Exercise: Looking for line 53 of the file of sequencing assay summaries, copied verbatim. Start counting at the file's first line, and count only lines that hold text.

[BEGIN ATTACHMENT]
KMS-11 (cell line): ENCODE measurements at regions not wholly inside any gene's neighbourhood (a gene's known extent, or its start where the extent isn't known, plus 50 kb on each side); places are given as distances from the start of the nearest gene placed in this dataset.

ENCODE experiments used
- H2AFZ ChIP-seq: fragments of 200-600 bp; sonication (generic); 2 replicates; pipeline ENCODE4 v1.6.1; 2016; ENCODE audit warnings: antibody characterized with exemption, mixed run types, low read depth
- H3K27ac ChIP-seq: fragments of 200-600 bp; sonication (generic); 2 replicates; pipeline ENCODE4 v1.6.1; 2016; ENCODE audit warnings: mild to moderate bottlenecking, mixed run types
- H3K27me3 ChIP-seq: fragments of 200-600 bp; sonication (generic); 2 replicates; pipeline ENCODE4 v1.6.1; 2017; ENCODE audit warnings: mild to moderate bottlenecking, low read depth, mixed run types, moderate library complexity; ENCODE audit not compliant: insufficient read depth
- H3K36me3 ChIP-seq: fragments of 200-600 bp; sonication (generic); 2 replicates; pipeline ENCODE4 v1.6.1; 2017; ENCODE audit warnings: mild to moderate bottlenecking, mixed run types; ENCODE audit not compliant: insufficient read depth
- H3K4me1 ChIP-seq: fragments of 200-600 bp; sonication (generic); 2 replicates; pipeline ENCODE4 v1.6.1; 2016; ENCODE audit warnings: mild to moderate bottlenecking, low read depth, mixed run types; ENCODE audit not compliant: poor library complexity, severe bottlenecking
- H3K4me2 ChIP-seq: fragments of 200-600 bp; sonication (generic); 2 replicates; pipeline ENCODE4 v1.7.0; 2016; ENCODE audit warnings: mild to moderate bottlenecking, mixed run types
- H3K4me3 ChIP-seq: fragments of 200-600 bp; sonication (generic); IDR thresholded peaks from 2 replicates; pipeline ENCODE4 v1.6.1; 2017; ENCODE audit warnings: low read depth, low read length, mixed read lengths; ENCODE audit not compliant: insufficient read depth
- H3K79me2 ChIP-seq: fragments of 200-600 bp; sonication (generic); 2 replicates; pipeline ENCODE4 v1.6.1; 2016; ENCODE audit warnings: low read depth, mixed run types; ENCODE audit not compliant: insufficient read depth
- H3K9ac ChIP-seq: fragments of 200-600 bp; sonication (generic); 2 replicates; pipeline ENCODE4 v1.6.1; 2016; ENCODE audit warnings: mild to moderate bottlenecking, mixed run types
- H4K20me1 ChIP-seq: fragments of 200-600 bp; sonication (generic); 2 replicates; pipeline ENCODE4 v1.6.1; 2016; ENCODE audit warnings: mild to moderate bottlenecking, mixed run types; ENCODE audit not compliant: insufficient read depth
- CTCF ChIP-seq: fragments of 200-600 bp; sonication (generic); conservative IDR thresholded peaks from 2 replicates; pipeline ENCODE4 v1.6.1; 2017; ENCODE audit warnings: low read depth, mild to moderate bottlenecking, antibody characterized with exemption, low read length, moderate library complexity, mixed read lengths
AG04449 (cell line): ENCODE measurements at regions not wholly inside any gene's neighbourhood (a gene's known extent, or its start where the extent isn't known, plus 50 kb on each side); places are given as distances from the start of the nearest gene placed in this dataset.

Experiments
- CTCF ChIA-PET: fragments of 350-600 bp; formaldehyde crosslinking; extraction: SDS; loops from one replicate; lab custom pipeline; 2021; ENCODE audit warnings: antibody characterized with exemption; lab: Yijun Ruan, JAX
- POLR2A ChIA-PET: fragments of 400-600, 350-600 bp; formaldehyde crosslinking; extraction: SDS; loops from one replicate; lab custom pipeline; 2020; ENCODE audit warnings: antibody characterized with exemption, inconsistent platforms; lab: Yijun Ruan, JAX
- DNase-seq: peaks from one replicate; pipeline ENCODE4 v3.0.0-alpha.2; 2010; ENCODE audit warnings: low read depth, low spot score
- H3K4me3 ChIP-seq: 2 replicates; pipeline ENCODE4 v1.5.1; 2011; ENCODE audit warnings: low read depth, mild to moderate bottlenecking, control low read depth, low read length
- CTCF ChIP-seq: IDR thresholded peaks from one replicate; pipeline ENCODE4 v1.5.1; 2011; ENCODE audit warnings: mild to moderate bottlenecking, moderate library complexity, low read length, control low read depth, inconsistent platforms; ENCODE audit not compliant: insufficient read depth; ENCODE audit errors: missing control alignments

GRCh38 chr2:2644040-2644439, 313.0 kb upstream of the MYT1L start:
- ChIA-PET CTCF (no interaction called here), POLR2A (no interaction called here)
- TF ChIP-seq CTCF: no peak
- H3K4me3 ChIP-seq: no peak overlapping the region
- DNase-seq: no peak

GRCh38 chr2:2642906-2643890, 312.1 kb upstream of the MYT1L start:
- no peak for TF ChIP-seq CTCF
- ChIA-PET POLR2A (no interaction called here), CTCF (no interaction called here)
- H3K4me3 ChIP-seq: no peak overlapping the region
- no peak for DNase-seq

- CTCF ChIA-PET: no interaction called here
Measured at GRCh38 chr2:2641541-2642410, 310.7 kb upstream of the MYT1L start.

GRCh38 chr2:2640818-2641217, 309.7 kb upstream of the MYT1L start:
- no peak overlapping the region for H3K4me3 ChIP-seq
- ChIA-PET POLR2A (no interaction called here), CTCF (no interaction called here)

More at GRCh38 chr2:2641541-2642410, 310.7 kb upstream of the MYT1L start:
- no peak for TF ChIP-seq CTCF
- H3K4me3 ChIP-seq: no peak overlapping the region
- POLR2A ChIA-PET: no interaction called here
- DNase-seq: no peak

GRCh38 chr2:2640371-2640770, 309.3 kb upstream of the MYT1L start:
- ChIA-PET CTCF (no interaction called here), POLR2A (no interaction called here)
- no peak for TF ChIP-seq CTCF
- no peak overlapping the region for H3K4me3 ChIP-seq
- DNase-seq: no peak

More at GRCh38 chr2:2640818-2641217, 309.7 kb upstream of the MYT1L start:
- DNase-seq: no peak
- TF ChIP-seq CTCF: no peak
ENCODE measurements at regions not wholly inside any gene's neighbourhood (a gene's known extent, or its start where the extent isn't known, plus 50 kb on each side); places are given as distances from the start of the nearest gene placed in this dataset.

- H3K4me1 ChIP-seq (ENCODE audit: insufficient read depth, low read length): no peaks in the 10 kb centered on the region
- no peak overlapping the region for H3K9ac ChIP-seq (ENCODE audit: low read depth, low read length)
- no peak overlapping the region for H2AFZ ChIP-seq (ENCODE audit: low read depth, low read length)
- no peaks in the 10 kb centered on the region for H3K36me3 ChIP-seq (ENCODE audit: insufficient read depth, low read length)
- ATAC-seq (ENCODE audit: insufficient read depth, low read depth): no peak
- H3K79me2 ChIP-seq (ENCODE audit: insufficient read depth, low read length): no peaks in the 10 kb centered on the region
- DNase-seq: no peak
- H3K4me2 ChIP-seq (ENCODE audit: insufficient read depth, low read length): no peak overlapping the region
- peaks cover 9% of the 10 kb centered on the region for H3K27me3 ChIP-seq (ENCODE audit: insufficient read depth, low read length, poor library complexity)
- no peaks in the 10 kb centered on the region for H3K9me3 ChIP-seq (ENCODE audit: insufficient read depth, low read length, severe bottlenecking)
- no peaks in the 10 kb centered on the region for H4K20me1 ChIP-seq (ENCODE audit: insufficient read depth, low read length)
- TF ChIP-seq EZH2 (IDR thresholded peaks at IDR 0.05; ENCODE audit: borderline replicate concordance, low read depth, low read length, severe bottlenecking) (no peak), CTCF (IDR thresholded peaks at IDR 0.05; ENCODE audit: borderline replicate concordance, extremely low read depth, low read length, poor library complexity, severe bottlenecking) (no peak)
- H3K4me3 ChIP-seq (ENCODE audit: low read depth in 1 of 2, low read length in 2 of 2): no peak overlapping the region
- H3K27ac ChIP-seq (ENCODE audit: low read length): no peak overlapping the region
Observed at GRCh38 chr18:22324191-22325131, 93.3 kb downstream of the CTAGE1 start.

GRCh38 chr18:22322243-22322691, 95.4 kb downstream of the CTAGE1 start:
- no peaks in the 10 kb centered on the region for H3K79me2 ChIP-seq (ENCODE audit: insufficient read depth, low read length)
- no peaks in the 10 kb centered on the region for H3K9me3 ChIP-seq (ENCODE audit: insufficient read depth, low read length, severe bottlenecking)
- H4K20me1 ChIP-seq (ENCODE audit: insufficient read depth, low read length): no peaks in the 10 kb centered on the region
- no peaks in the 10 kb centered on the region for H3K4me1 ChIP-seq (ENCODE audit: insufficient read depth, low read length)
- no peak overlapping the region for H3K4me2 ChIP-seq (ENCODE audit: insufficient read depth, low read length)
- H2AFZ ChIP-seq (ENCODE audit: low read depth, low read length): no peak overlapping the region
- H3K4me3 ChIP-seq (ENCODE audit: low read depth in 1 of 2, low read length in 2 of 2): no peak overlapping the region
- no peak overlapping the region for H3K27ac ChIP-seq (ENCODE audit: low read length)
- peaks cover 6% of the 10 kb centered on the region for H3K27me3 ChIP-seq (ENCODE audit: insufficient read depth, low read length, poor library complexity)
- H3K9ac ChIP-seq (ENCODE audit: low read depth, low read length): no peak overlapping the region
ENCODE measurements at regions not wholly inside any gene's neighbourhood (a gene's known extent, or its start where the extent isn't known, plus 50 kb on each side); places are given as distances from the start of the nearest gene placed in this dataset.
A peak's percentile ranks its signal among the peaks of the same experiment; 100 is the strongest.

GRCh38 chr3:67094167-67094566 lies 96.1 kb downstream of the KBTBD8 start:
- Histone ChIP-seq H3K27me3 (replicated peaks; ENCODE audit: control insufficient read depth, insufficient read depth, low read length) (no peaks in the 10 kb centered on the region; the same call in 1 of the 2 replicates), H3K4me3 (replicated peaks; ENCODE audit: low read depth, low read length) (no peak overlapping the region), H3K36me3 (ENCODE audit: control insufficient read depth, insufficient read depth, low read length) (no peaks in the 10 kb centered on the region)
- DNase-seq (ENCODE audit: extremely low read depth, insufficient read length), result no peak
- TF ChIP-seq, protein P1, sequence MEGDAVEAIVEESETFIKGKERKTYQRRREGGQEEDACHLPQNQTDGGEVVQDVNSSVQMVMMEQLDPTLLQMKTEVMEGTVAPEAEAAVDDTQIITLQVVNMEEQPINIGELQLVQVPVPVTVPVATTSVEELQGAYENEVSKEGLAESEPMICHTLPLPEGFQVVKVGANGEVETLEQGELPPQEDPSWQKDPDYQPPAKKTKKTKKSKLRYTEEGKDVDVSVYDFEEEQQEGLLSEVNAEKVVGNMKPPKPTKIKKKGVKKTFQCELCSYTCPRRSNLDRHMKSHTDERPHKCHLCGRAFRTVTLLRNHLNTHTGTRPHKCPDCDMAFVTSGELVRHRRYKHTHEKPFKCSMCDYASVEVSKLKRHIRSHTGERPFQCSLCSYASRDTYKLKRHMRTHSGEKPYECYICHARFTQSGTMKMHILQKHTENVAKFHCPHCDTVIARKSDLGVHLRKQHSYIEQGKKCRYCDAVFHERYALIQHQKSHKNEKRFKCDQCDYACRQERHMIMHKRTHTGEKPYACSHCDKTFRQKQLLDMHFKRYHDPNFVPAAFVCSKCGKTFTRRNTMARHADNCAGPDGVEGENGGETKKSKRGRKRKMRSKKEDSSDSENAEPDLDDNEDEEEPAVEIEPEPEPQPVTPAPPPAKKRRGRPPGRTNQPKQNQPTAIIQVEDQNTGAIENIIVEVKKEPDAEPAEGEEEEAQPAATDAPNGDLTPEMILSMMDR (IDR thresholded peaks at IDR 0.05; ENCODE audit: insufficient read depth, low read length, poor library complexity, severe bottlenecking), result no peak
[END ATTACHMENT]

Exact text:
- no peaks in the 10 kb centered on the region for H3K36me3 ChIP-seq (ENCODE audit: insufficient read depth, low read length)